I saw a talk Justin Sheehy gave at some point I think last year (or maybe the one before) where he mentioned the CAP theorem, but stressed that it should be thought of not as a dichotomy, but as a continuum. The words he used were “harvest” and “yield” which I believe come from Harvest, Yield, and Scalable Tolerant Systems.
I’m not a big fan of the names “harvest” and “yield” (mostly because they both mean about the same thing to me in terms of farming, so I struggle to remember which is a metaphor for which systems concept), but the important thing is that it’s more of a sliding scale than most people let on when they talk about CAP.
PACELC does a nice job of saying “during a partition, how does the system trade off between availability and consistency”, but I don’t think we need the new acronym. For one thing, it’s longer and less pronounceable.
What we really need to do is talk about how there is a trade-off around how much system wants to communicate globally to handle client requests, and what happens when it can’t. More communication and tight control creates a more CP system that probably has more latency since operations require more network trips. Less communication and looser control creates a more AP system that probably has less latency but allows state on different servers to diverge for a while.
I still will want to call this “CAP” because that’s a nice name.
You’re definitely correct that there’s a continuum. There is a lot of interesting research around the different models that can be offered with different levels of coordination, and how seeing CAP as a dichotomy misses a lot of opportunities to build systems that are practically more useful.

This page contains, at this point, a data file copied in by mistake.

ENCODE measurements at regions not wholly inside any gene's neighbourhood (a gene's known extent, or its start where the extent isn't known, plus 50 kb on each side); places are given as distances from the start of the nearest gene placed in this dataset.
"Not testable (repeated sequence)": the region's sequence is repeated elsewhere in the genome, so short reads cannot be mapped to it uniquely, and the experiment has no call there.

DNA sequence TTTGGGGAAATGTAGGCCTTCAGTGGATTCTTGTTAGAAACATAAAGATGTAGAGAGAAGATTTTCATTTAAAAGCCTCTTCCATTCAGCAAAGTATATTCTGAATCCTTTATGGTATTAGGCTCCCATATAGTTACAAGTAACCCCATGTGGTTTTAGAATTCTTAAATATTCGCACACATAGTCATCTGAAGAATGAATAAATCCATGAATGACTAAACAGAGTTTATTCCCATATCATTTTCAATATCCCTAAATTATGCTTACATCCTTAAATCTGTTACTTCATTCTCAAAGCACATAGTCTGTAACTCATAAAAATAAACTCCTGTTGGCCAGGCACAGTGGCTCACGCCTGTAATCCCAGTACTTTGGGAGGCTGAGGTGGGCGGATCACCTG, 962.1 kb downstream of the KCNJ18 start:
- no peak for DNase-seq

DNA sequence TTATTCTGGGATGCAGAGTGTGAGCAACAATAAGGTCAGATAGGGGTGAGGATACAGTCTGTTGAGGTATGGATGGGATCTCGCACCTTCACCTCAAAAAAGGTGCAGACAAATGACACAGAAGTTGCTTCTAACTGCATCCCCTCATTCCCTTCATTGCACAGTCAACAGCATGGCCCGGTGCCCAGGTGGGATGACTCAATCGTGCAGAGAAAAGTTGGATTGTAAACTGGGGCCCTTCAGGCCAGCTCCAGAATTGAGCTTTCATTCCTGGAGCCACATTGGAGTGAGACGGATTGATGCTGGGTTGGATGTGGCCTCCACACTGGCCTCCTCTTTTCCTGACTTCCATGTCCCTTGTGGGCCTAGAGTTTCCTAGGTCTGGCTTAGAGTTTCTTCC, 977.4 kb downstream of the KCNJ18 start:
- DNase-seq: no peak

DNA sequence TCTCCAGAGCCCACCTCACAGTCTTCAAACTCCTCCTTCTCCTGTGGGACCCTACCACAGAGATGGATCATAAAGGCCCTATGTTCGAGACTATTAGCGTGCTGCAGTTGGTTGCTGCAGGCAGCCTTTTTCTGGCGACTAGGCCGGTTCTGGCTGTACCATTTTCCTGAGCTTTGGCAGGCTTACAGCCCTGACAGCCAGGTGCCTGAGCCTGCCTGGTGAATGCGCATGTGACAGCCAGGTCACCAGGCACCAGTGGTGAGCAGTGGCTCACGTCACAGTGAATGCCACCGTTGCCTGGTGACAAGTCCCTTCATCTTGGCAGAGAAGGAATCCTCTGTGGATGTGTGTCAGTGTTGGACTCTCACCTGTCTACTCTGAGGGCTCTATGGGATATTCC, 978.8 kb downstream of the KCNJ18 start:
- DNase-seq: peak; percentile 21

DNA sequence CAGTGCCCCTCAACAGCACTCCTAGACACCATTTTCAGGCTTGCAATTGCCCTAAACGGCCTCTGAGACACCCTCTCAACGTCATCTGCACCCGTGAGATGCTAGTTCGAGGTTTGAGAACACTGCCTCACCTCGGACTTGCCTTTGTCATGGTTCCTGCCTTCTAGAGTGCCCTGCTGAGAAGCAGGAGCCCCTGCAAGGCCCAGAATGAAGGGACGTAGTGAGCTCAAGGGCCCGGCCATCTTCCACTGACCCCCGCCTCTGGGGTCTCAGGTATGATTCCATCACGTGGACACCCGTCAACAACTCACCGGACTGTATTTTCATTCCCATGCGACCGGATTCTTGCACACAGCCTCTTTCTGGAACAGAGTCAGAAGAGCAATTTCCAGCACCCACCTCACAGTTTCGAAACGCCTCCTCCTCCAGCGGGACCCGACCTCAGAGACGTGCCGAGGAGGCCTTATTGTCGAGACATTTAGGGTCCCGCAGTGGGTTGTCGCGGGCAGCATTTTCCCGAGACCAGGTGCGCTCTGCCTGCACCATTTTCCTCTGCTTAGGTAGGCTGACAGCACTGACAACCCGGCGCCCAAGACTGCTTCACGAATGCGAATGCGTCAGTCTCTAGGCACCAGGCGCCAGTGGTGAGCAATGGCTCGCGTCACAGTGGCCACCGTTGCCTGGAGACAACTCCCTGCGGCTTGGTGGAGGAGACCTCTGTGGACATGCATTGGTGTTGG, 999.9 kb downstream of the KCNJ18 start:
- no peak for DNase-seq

On the other hand, there are some real discontinuities on this spectrum. Various named consistency models (in both the ACID and CAP senses of consistency) have absolute minimum amounts of coordination that are required to achieve them. Linearizability, for example, is a local model which requires strong coordination within the replicas of a single “value”, but no coordination across “values”. Snapshot Isolation, on the other hand, requires less coordination between replicas (but still quite a lot), but significant coordination across “values”.
“The fourth misconception is that eventual consistency is all about CAP, and that everybody would chose strong consistency for every application if it wasn’t for the CAP theorem.”
This is an extremely widespread misconception. CP systems are actually pretty good at availability while not reaching “A” of CAP, since all the clients in the majority partition can make progresses. This is enough HA for most systems. The huge tradeoff in CP systems is performance, that’s why eventual consistency systems are so popular, not because most people need clients able to make progresses in minority partitions (a few use cases definitely require that btw).